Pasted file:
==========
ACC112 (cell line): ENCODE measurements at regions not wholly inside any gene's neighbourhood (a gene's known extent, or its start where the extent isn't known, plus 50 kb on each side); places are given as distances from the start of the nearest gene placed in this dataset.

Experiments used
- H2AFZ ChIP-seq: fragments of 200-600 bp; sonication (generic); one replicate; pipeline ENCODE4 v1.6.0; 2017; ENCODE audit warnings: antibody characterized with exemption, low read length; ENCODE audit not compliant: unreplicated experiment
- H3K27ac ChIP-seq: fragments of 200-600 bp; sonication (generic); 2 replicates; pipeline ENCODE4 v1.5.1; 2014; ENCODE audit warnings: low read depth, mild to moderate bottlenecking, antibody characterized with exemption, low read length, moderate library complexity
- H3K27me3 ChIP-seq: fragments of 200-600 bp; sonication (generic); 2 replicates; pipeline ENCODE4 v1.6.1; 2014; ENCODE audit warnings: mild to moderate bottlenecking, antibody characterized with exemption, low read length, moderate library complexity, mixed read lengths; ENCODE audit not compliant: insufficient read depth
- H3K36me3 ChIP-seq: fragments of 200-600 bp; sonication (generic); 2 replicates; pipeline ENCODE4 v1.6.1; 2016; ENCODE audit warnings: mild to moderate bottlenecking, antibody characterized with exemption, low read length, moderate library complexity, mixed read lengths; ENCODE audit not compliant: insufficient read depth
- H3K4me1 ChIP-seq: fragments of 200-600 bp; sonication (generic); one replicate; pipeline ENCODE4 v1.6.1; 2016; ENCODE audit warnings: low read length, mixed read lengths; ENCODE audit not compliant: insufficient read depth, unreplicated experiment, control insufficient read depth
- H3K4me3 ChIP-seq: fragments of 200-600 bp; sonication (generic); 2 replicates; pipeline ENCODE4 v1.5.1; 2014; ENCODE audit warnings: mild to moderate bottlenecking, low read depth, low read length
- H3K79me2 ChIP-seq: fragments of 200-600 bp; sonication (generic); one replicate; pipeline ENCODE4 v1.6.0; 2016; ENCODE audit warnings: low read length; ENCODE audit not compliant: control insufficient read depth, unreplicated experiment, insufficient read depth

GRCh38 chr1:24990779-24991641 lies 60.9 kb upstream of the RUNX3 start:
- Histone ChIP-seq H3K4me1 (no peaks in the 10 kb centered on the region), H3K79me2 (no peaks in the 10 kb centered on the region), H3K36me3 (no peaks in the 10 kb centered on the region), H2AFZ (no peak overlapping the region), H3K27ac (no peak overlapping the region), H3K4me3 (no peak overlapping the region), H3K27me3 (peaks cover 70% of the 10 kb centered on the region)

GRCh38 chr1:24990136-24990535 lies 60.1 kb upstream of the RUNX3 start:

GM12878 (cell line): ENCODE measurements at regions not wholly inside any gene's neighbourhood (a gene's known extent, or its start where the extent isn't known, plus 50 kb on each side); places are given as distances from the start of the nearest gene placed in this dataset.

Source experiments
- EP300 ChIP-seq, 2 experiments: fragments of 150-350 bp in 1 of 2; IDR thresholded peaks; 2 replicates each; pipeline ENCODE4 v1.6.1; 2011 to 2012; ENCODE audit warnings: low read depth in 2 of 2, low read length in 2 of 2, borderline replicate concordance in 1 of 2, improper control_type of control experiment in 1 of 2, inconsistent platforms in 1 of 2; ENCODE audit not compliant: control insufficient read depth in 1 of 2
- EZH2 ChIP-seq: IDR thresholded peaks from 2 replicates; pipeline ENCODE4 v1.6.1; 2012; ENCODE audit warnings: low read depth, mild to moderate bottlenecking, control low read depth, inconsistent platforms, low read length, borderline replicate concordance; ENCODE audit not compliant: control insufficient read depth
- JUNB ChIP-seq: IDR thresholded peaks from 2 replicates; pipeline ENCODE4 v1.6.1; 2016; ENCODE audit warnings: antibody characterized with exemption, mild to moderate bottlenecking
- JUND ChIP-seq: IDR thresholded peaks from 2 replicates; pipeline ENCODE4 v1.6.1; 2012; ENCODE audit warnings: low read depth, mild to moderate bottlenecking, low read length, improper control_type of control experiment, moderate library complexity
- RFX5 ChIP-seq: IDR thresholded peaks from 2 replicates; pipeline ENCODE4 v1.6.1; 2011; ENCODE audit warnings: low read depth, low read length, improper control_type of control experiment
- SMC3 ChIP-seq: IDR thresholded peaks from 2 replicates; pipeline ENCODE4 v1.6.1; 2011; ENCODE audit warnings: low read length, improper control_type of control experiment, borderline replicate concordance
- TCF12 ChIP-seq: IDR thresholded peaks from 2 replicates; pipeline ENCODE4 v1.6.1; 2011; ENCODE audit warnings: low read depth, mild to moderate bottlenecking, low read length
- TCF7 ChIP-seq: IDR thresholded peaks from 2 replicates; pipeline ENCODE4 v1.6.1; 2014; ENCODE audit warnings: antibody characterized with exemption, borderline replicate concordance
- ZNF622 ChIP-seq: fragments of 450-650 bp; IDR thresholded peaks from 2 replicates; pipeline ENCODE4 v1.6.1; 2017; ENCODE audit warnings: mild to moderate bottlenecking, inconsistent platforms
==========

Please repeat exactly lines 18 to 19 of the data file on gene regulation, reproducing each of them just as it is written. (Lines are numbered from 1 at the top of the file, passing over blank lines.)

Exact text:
- JUND ChIP-seq: IDR thresholded peaks from 2 replicates; pipeline ENCODE4 v1.6.1; 2012; ENCODE audit warnings: low read depth, mild to moderate bottlenecking, low read length, improper control_type of control experiment, moderate library complexity
- RFX5 ChIP-seq: IDR thresholded peaks from 2 replicates; pipeline ENCODE4 v1.6.1; 2011; ENCODE audit warnings: low read depth, low read length, improper control_type of control experiment